What it says in the papers: business pages
Here are the business stories you need to know about this morning:
***Developer Johnny Ronan is on the verge of buying part of AIB’s headquarters in Dublin in a deal worth more than €50m.
Mr Ronan is understood to have agreed terms to buy the site, which includes four vacant office blocks at AIB’s Bankcentre.
The site was purchased by the now bust developer Seán Dunne for some €200m in 2006. It is being sold on the instructions of a receiver appointed by Ulster Bank and Nama.
***A third of all venture capital funding in Europe in the second quarter took place in the UK, a new report shows.
This dominance chimes with what experts here have been saying about the favourable funding environment in the UK for start-ups and other businesses.
Experts have warned that Ireland is at risk of losing growing numbers of startup businesses to the UK where the tax regime for entrepreneurs is much more competitive, and the funding environment more advanced.
***Powervation, an Irish designer and producer of ultra energy-saving computer chips, aims to increase revenue to €100m over the next three years after being acquired by Japanese electronic parts manufacturer ROHM.
ROHM said yesterday it bought the Cork-based firm for €64m in an all-cash transaction.
Speaking to the Irish Independent, chief executive Mike McAuliffe said that the business, which had a turnover of just under €250,000 in 2013, is now looking to hit sales of €100m in three years as part of ROHM.
***The Oireachtas banking inquiry whistleblower has called for a full independent inquiry into allegations of inappropriate behaviour by the inquiry’s support staff, the Irish Times reports.
In a statement to the newspaper the whistleblower said that they also want the investigation to be “completely removed” from the controls of the Houses of the Oireachtas Service.
They claimed that they have been “routinely instructed to disregard redacted material” arising from an unnamed institution.
***The new owners of Bray Wanderers have committed that they will not buy the club’s grounds without first securing a new location for the team, the Irish times reports.
The Carlisle Grounds in Bray would be prime development land if they became available. They are currently owned by Wicklow County Council.
The local authority provided the club with a 35 year lease in 2001 for minimal rent as long as the grounds are used for soccer. Any development would require the agreement of the council.
***A stock market flotation of AIB is more likely to take part in mid-2016 than during this year, according to Finance Minister Michael Noonan.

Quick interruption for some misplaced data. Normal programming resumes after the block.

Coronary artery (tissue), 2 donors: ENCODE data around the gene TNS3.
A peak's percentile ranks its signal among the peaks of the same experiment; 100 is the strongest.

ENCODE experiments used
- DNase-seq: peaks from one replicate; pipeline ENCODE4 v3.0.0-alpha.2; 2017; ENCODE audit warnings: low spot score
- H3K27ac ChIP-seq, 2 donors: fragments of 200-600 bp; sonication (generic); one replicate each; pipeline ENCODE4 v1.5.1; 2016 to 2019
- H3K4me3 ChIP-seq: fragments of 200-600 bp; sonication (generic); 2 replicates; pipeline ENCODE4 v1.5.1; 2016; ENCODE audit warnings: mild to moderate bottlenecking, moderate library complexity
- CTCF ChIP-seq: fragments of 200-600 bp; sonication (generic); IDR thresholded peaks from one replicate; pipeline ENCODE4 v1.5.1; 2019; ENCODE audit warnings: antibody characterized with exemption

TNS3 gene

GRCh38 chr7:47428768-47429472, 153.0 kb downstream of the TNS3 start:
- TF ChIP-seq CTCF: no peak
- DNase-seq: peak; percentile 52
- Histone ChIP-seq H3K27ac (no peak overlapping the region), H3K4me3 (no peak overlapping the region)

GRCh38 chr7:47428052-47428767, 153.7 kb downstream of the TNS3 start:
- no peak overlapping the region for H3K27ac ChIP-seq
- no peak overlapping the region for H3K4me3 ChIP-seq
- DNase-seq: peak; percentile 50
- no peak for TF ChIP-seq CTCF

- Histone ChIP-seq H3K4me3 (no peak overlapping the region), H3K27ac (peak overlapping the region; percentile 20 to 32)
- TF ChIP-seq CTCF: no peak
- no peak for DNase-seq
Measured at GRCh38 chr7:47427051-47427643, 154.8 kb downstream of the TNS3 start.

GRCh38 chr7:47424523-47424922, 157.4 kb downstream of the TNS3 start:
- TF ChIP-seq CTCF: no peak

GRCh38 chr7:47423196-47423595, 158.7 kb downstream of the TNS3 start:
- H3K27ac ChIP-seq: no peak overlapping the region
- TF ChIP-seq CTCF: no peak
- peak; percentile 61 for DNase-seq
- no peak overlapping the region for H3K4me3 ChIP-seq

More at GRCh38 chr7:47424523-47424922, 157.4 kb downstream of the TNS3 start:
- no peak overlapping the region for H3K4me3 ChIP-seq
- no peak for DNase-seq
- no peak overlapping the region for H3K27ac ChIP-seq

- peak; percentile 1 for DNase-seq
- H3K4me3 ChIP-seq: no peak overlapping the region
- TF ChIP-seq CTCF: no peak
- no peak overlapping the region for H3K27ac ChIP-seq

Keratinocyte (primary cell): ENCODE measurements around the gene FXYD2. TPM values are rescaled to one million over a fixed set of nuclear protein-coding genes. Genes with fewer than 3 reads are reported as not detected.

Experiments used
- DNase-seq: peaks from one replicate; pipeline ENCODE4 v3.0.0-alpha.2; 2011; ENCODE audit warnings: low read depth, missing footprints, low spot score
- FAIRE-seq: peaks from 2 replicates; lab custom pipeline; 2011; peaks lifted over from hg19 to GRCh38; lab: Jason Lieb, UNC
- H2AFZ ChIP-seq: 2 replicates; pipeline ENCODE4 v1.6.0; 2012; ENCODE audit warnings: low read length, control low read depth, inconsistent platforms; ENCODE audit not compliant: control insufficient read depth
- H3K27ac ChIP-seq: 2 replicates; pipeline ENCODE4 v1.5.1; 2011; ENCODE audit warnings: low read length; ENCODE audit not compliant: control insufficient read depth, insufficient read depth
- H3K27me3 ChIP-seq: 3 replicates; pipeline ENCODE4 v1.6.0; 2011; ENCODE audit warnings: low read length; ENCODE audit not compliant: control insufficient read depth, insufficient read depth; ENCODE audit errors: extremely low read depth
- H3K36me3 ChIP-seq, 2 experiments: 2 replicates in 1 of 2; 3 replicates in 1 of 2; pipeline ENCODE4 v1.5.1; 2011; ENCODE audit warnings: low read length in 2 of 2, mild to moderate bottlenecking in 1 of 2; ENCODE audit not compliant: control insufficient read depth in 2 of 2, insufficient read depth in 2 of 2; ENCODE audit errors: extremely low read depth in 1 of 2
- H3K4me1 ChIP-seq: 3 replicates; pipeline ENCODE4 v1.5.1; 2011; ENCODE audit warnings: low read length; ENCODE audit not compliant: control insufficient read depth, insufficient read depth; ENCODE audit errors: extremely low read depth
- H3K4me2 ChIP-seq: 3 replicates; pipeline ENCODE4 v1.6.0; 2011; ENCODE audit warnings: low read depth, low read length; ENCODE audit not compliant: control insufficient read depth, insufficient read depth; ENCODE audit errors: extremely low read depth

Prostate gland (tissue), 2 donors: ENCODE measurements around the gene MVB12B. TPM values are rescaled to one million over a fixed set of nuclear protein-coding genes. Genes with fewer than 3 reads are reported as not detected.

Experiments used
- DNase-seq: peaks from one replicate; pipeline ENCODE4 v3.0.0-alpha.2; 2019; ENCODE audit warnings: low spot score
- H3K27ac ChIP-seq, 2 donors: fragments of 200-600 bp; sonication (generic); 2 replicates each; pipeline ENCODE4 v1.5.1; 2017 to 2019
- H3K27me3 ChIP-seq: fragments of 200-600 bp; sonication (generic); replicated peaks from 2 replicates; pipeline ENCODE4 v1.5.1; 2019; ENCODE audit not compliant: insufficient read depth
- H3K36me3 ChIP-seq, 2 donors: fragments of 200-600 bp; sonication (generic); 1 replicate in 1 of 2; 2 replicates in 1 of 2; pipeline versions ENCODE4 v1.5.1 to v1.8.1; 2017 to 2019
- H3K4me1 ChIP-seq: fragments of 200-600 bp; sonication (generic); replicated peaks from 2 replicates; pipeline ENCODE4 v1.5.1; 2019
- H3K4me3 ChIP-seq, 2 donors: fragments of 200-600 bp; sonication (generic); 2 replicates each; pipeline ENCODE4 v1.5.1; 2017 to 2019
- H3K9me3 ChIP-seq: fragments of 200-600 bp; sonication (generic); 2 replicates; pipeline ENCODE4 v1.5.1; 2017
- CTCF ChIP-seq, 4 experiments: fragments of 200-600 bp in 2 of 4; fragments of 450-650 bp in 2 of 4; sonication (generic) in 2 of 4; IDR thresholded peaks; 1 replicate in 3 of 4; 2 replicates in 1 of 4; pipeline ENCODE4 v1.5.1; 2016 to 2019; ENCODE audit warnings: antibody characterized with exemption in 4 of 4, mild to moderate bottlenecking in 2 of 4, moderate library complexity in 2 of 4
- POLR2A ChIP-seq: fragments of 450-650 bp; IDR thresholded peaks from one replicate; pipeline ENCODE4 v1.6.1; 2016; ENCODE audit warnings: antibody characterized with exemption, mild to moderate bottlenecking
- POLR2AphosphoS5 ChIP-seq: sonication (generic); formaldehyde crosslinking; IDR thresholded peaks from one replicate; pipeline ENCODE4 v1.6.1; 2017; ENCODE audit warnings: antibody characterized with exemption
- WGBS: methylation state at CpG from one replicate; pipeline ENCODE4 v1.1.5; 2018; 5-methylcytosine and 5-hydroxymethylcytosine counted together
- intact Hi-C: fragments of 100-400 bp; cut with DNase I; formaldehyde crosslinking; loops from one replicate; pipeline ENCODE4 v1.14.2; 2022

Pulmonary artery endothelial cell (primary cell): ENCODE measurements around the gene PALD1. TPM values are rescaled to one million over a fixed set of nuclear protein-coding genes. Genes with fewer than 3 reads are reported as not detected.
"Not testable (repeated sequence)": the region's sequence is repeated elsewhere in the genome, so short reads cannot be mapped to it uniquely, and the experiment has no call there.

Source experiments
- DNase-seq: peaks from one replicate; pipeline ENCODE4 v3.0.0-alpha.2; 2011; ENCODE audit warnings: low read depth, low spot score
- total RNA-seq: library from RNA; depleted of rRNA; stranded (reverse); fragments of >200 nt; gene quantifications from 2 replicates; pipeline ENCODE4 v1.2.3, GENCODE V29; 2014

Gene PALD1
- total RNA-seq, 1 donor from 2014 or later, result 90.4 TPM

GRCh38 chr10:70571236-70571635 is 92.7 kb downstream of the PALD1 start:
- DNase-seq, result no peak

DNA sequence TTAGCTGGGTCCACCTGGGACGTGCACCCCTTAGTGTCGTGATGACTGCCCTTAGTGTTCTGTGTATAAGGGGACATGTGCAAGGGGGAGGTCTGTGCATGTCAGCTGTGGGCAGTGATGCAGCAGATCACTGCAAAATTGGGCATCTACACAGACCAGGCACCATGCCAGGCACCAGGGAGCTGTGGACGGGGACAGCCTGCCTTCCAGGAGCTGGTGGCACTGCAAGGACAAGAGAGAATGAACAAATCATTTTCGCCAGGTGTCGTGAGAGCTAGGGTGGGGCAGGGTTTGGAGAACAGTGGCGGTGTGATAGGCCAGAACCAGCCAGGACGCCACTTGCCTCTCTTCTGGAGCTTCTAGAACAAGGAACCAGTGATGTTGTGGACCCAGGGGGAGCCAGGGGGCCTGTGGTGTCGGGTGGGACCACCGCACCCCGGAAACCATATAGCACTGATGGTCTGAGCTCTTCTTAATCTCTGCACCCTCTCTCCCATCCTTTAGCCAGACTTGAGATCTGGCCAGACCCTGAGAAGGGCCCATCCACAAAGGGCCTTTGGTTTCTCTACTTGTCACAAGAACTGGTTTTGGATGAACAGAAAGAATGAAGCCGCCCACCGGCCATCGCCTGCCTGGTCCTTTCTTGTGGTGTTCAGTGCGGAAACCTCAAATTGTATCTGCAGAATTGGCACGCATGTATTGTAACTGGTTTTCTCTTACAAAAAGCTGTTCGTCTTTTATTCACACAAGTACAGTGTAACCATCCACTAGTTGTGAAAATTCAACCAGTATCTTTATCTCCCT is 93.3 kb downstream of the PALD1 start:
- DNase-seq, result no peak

While the Government has made preparations for the State-owned bank’s IPO, at the publication of the annual report for the NTMA the minister suggested that a flotation will not take place until after the upcoming general election.
“The only window for an IPO left this year is in November, and I have said that the IPO isn’t going to be influenced in any way by the political calendar. While there is a window there, the likelihood is that the IPO will go into the middle of 2016,” he said.
***Billionaire Donald Trump’s bargain-basement purchase of Doonbeg golf resort in Co Clare is already paying off rich dividends, with the businessman placing a price tag of up to $25m on the resort.
The receivers of Doonbeg golf resort last year received €8.7m arising from Mr Trump’s purchase of the resort.
But the new $25m valuation is contained in the 92 pages of financial disclosures that Mr Trump has filed with the Federal Election Commission in the US as part of his campaign to become the Republican candidate to stand for election as US president.
***Irish Water suffered a loss of €139m last year after it took control of Ireland’s water network from the country’s 31 local authorities.
Irish Water parent company Ervia said in its latest annual report that the loss suffered by the utility is “in line with startup expectations”.
The firm generated €687m in revenue last year, comprised of €248m from non-domestic charges and €439m from Government subvention, however its operating costs came to €794m.
***One of the members of the independent takeover committee assessing a bid for Irish-listed oil and gas explorer Dragon Oil has joined the board of its bidder.
Emirates National Oil Company, which already owns 54pc of Dragon, has made a 750p per share offer to buy the rest of the company that it does not own.
Dragon has now announced that Ahmad Al-Muhairbi has resigned from the four man independent committee and joined the ENOC board in a move that analysts is expected to further antagonise minority shareholders in Dragon already upset with what they perceive as an undervaluing of the company.